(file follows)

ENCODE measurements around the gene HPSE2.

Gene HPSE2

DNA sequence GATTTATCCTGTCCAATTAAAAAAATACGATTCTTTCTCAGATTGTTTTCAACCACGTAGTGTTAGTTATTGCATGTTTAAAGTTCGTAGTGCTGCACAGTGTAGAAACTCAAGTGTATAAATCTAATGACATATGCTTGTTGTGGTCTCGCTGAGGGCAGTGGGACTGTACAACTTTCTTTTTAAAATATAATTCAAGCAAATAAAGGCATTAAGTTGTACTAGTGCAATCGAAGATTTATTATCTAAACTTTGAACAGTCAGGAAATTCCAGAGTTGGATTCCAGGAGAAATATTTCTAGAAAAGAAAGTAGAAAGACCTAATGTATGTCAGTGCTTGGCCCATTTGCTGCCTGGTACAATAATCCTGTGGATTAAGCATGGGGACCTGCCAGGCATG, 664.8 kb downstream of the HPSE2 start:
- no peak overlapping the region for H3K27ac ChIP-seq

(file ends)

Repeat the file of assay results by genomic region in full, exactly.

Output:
ENCODE measurements around the gene HPSE2.

Gene HPSE2

DNA sequence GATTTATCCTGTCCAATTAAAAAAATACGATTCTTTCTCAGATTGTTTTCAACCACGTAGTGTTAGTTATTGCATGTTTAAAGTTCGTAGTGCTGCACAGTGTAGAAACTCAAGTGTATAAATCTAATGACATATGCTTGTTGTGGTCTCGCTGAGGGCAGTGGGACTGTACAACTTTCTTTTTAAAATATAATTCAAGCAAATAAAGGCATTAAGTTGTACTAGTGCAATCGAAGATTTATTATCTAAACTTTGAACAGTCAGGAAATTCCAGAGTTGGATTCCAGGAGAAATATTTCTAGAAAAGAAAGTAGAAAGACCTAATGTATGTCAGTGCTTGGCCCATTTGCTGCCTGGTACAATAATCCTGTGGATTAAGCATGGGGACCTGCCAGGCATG, 664.8 kb downstream of the HPSE2 start:
- no peak overlapping the region for H3K27ac ChIP-seq